The current global pandemic is not the first major world crisis to impact organizations and workers. Interestingly, major crises appear to be on a nearly once-in-a-decade cadence. In 2001, we experienced the tragedy of the 9/11 terrorist attacks on the U.S. which had a damaging impact on the world-wide economy. In 2008, we felt the collapse of the world’s economy again which shuttered tens of thousands of businesses and put millions of people out of work. And now, we’re amid a global pandemic of proportions not suffered through in over a century. Not only has the pandemic negatively affected the health and lives of people around the world, but it has consequently impacted the economy, how companies operate, and how employees perform their jobs. Let’s take a closer look at the differences between the current global pandemic and historical crises to uncover what patterns held true, what changed, and what we can expect next.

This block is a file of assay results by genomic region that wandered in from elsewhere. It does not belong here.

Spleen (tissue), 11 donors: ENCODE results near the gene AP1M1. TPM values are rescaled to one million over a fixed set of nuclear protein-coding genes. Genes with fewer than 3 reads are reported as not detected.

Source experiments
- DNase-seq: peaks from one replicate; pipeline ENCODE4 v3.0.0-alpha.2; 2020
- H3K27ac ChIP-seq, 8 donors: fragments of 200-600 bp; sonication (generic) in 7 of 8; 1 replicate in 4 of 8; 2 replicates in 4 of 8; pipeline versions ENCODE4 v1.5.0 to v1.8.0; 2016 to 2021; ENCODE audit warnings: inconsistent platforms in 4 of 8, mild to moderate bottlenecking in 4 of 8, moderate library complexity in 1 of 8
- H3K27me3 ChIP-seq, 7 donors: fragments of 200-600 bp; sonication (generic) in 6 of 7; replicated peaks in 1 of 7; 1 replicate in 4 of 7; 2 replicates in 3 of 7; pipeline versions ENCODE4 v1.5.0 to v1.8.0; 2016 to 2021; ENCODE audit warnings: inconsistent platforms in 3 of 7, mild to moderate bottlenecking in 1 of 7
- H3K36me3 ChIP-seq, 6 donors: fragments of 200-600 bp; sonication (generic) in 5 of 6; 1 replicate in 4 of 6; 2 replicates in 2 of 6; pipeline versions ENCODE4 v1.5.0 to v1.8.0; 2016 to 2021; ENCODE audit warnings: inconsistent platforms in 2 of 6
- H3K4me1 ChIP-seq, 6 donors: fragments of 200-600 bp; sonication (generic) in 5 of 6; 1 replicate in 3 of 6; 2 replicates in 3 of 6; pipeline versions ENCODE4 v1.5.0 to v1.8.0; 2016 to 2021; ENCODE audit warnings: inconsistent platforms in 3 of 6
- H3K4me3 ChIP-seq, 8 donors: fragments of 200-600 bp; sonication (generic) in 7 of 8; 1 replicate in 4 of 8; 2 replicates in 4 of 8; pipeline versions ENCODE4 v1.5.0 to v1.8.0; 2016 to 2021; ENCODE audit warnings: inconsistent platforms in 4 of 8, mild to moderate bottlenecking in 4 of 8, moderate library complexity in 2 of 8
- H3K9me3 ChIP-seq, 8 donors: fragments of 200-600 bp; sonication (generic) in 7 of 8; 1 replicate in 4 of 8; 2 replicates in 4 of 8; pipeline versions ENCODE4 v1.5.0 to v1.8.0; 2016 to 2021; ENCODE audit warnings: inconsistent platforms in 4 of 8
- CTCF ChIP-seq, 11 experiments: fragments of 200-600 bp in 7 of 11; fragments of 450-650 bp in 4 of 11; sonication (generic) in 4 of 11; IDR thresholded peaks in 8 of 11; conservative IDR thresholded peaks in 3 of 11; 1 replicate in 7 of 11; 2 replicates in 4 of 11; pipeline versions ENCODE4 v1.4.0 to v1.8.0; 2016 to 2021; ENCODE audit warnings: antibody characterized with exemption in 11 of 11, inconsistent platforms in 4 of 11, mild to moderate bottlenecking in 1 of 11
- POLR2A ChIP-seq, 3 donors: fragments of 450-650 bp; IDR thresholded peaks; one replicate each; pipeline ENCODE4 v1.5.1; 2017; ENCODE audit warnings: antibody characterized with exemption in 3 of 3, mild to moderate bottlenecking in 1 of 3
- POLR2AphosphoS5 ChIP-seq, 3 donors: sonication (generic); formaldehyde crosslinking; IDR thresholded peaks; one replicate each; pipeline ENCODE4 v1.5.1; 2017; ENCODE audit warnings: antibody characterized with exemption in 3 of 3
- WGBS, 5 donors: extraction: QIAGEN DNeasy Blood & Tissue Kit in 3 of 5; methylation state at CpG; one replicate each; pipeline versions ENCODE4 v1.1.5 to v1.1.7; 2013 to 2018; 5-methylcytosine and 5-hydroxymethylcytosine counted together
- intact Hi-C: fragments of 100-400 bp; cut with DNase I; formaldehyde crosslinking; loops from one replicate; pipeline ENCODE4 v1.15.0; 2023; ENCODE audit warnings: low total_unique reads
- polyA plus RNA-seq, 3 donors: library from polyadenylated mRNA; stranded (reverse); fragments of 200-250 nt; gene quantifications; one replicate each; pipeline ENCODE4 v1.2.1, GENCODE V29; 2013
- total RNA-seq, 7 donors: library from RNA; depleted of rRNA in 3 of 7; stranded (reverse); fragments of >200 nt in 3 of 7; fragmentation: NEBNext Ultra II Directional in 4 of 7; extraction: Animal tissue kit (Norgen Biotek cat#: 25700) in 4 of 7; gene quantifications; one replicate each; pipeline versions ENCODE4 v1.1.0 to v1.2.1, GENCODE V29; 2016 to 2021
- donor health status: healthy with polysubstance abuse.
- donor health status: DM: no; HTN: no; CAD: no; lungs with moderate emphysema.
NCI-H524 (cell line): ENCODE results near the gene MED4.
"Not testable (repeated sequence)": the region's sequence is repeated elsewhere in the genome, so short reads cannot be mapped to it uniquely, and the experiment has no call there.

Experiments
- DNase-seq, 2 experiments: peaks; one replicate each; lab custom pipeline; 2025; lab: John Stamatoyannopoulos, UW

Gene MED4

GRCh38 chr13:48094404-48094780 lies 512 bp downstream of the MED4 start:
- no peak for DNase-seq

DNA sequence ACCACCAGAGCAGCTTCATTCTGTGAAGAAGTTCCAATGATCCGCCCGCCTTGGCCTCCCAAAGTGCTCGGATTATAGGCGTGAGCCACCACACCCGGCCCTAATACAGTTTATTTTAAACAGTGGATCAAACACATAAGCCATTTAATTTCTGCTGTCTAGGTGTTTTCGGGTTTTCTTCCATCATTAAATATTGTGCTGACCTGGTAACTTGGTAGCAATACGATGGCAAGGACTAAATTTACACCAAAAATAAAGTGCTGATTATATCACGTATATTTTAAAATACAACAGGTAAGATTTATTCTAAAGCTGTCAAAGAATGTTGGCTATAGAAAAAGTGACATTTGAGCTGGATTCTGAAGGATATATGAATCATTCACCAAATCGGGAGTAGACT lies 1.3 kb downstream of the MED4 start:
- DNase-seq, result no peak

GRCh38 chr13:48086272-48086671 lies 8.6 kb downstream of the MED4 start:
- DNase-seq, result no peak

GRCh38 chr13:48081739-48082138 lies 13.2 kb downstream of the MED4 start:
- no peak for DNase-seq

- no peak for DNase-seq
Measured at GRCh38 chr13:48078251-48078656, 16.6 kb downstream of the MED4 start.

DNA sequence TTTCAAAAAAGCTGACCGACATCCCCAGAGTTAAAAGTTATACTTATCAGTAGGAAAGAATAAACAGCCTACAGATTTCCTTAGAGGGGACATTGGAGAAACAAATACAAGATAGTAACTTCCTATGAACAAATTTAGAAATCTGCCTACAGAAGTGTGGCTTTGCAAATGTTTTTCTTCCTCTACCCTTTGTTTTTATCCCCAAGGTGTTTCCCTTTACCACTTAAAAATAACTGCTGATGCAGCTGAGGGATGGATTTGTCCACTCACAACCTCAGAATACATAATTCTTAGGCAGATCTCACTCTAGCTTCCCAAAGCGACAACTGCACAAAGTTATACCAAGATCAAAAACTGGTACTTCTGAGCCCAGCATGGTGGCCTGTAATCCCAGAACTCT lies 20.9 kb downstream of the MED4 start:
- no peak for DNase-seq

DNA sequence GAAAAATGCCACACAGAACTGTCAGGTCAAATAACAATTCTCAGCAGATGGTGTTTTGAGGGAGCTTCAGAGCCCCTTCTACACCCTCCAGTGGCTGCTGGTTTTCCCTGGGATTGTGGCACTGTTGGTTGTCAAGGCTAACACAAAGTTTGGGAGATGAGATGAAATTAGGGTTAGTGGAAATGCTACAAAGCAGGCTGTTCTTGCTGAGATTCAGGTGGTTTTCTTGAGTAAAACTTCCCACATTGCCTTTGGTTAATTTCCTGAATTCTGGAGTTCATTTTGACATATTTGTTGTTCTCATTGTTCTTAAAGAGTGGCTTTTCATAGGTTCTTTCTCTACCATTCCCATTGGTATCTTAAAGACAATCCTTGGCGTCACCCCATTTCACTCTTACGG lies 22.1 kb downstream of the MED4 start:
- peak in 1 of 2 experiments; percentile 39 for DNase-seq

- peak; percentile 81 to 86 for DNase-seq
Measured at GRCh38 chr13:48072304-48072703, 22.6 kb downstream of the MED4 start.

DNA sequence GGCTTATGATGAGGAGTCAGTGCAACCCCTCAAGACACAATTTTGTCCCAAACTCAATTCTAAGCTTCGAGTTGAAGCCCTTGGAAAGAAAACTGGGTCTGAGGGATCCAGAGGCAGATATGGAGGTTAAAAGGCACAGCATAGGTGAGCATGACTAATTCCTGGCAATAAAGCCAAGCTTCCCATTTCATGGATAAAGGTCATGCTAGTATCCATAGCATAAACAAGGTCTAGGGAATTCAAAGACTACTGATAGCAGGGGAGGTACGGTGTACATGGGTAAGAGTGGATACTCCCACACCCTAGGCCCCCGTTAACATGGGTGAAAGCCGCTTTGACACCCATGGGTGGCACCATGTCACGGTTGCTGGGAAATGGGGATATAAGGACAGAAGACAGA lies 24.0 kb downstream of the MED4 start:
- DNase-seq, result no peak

While major crises, such as these, wreak havoc on people and the economy, they tend to impact employees in unexpected ways. During the crash of the stock market in 2008, our research showed that it was not necessarily the poor economic conditions that most affected employees’ levels of engagement and sentiment related to their work and employer, but rather, the major factor was the result of leaders’ actions and how they led their companies through the crisis. Up to this point in the pandemic, we are seeing a very similar trend regarding the impact to employee engagement as well as what factors are emerging as most driving engagement.